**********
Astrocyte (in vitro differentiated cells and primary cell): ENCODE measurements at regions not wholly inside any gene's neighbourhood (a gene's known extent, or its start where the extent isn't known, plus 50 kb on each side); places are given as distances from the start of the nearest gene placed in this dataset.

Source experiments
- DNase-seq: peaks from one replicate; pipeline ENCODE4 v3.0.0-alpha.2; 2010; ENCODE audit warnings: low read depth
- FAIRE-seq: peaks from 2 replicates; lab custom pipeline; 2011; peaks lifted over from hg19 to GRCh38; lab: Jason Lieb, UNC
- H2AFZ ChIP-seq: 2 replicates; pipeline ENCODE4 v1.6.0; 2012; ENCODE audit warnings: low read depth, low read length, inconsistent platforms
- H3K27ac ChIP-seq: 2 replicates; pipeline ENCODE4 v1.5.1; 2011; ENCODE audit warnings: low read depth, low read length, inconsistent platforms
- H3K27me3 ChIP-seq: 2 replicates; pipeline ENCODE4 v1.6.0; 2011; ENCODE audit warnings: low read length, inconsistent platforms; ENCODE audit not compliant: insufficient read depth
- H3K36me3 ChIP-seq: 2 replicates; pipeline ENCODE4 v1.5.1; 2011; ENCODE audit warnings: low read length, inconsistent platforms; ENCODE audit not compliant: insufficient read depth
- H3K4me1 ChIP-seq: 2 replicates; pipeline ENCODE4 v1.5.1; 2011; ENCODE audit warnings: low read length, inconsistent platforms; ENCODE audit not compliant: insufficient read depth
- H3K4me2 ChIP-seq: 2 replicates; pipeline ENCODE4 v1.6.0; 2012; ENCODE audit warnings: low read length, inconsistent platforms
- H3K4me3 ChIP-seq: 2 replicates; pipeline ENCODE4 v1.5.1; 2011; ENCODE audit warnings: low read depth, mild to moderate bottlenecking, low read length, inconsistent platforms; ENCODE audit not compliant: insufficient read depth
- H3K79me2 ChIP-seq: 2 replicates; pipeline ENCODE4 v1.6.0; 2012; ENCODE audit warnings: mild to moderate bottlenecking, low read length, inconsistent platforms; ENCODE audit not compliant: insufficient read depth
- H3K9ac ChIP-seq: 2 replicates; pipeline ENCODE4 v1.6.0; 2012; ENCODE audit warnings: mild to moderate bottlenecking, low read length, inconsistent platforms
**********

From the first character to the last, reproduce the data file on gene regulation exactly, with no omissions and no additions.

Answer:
Astrocyte (in vitro differentiated cells and primary cell): ENCODE measurements at regions not wholly inside any gene's neighbourhood (a gene's known extent, or its start where the extent isn't known, plus 50 kb on each side); places are given as distances from the start of the nearest gene placed in this dataset.

Source experiments
- DNase-seq: peaks from one replicate; pipeline ENCODE4 v3.0.0-alpha.2; 2010; ENCODE audit warnings: low read depth
- FAIRE-seq: peaks from 2 replicates; lab custom pipeline; 2011; peaks lifted over from hg19 to GRCh38; lab: Jason Lieb, UNC
- H2AFZ ChIP-seq: 2 replicates; pipeline ENCODE4 v1.6.0; 2012; ENCODE audit warnings: low read depth, low read length, inconsistent platforms
- H3K27ac ChIP-seq: 2 replicates; pipeline ENCODE4 v1.5.1; 2011; ENCODE audit warnings: low read depth, low read length, inconsistent platforms
- H3K27me3 ChIP-seq: 2 replicates; pipeline ENCODE4 v1.6.0; 2011; ENCODE audit warnings: low read length, inconsistent platforms; ENCODE audit not compliant: insufficient read depth
- H3K36me3 ChIP-seq: 2 replicates; pipeline ENCODE4 v1.5.1; 2011; ENCODE audit warnings: low read length, inconsistent platforms; ENCODE audit not compliant: insufficient read depth
- H3K4me1 ChIP-seq: 2 replicates; pipeline ENCODE4 v1.5.1; 2011; ENCODE audit warnings: low read length, inconsistent platforms; ENCODE audit not compliant: insufficient read depth
- H3K4me2 ChIP-seq: 2 replicates; pipeline ENCODE4 v1.6.0; 2012; ENCODE audit warnings: low read length, inconsistent platforms
- H3K4me3 ChIP-seq: 2 replicates; pipeline ENCODE4 v1.5.1; 2011; ENCODE audit warnings: low read depth, mild to moderate bottlenecking, low read length, inconsistent platforms; ENCODE audit not compliant: insufficient read depth
- H3K79me2 ChIP-seq: 2 replicates; pipeline ENCODE4 v1.6.0; 2012; ENCODE audit warnings: mild to moderate bottlenecking, low read length, inconsistent platforms; ENCODE audit not compliant: insufficient read depth
- H3K9ac ChIP-seq: 2 replicates; pipeline ENCODE4 v1.6.0; 2012; ENCODE audit warnings: mild to moderate bottlenecking, low read length, inconsistent platforms